So, a fictitious example:

What if you bought a *Name your car company* model: ZuperOne. Let’s say that, unbeknownst to you, every mile you drive, it sent your GPS position to the car factory, as well as what radio station you were listening to at the moment, what speed you were driving, if you were wearing your seat belt, and record from the microphone in the car, etc., all without letting you know.

What would they want that information for? Well, who knows, really. Perhaps they want to build better ZuperOne’s, or see what radio equalizers they should put in the next model. Maybe they want to evaluate engine performance by region compared to the recorded temperatures. That’s great, I guess.

But, what if they decided to sell your radio preferences to local stations? Or turn you over to the police for speeding? Or record your conversations in the car? Whoa! That would be bad, obviously. Your private life is just that, private, and it should stay that way.

The problem is that your privacy is being invaded, but you don’t even know it. Seems far fetched, but now replace that car with your cell phone. Built in hardware that is below the system level, available for the hardware manufacturer to use at their leisure.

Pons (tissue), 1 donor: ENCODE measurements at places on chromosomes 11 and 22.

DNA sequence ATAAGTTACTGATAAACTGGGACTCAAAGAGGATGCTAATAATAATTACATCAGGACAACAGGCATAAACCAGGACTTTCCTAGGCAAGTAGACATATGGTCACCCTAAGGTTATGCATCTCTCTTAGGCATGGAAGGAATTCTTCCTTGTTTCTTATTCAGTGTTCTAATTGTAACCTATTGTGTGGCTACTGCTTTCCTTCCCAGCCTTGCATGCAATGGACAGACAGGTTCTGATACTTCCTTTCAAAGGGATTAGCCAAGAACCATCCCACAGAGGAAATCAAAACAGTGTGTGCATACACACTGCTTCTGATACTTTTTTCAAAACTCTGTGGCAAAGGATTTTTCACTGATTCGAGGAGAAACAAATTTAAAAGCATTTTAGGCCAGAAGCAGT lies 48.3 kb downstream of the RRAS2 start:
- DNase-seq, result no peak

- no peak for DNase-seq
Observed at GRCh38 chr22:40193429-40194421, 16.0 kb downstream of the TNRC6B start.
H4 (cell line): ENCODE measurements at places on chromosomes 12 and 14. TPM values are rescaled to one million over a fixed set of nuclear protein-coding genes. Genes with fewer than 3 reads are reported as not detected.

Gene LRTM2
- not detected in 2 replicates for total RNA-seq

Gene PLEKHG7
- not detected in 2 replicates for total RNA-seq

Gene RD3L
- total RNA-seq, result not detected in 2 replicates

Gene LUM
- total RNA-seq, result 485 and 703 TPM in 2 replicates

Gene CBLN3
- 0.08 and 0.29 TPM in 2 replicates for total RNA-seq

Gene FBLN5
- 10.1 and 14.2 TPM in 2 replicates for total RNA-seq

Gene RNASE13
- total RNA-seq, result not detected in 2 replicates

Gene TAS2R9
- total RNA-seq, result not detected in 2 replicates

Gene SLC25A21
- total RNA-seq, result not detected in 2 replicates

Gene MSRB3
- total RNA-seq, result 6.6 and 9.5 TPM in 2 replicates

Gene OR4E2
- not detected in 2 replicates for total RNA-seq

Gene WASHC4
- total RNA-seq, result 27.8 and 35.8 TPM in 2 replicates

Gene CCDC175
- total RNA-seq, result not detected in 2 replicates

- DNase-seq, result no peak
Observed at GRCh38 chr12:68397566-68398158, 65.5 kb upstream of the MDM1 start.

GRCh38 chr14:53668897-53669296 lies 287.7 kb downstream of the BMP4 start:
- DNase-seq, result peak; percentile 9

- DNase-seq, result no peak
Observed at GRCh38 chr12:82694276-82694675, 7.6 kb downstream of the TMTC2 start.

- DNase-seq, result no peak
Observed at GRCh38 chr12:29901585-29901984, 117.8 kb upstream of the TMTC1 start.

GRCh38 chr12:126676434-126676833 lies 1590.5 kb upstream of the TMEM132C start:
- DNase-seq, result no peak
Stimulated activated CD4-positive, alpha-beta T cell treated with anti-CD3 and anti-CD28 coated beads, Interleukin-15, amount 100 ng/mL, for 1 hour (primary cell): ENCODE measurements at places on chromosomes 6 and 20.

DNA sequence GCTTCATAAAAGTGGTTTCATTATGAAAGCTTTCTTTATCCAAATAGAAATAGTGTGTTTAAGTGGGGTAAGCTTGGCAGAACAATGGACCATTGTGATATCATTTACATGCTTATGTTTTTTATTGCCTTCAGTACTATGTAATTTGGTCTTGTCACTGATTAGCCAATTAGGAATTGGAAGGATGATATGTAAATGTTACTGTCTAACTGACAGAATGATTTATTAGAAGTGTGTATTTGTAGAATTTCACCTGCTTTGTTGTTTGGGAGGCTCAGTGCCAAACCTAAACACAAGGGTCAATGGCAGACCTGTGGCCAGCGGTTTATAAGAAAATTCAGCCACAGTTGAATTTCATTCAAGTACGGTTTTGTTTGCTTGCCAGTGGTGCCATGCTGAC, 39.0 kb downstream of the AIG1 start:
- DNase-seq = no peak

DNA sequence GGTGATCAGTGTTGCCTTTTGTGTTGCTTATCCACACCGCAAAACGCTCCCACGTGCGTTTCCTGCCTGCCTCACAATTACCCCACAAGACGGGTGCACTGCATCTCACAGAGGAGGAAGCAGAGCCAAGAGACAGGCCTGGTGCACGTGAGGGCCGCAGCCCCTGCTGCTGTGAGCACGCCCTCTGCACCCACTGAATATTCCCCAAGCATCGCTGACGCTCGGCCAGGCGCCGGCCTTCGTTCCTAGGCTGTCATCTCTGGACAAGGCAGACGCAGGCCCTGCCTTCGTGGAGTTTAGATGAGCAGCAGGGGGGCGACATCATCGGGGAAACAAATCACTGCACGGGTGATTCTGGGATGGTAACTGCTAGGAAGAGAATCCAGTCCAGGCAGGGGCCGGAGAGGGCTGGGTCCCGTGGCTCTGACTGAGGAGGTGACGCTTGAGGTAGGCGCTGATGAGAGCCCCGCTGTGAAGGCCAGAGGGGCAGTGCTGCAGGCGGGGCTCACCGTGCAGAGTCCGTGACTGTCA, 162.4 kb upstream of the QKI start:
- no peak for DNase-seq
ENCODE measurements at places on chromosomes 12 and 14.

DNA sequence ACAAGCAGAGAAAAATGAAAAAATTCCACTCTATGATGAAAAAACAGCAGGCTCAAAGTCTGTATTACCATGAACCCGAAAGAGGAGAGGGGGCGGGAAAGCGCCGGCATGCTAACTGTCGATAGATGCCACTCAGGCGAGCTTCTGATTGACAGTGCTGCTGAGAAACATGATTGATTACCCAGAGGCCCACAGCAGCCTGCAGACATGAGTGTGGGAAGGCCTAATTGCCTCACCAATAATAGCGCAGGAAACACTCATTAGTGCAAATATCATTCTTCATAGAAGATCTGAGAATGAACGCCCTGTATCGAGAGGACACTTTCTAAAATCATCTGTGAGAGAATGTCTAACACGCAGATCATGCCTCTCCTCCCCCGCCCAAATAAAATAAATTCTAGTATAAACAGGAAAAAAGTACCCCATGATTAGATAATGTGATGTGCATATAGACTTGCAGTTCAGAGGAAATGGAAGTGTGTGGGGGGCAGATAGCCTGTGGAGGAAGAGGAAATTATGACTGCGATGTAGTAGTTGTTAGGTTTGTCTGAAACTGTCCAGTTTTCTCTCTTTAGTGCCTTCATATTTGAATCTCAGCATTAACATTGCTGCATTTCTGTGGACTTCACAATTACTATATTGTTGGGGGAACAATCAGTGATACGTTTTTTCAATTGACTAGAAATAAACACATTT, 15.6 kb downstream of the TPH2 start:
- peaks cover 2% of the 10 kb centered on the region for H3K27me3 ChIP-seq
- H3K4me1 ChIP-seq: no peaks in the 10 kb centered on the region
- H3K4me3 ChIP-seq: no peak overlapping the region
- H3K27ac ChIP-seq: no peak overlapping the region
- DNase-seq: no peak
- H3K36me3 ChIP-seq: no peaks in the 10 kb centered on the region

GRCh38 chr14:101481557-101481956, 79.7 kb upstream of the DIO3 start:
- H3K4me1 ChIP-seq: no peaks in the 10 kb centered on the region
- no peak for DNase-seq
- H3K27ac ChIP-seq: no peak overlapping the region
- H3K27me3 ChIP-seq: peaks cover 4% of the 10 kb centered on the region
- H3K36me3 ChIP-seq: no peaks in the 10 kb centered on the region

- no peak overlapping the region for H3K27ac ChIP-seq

So, back to the real world. What if the ZuperOne car was made OSHW? E.g., every part was specifically spelled out in the documents and drawing, all of the software was available for review, and you knew everything about the car? Then you would be informed that they are spying on you. You might not drive the same way, or go the same places. Or, you might ask your programming buddy to reprogram the source code to not transmit some (or all) of that data to the factory. Now you are not only informed, but you have modified it so you will not be spied on at all.

That is the goal of open source hardware. The OSHW stamp *SHOULD* mean that every part of something has been open sourced, allowing you to at least know what it is doing. In general, because they are open, they do not include any kind of spy ware, since you will obviously see it and not use it for that reason. Notice that it does not actually mean that there is no “back door” nor spyware, it just means that you are able to look at the code yourself and can see those issues, and that you have the means and permission to change them, if you want to.

So, what’s the issue? The problem that I’ve been running into is that some hardware is being manufactured, claiming to be open source hardware, only to find that it is *mostly* open source hardware. The question becomes, how much of a product needs to be OSHW for the entire product to be marked as OSHW? In my mind, it is black and white. To procure a OSHW stamp of approval and sale, the entire product must be made OSHW, and all of the components must be OSHW. But apparently, there are more than one opinions on that.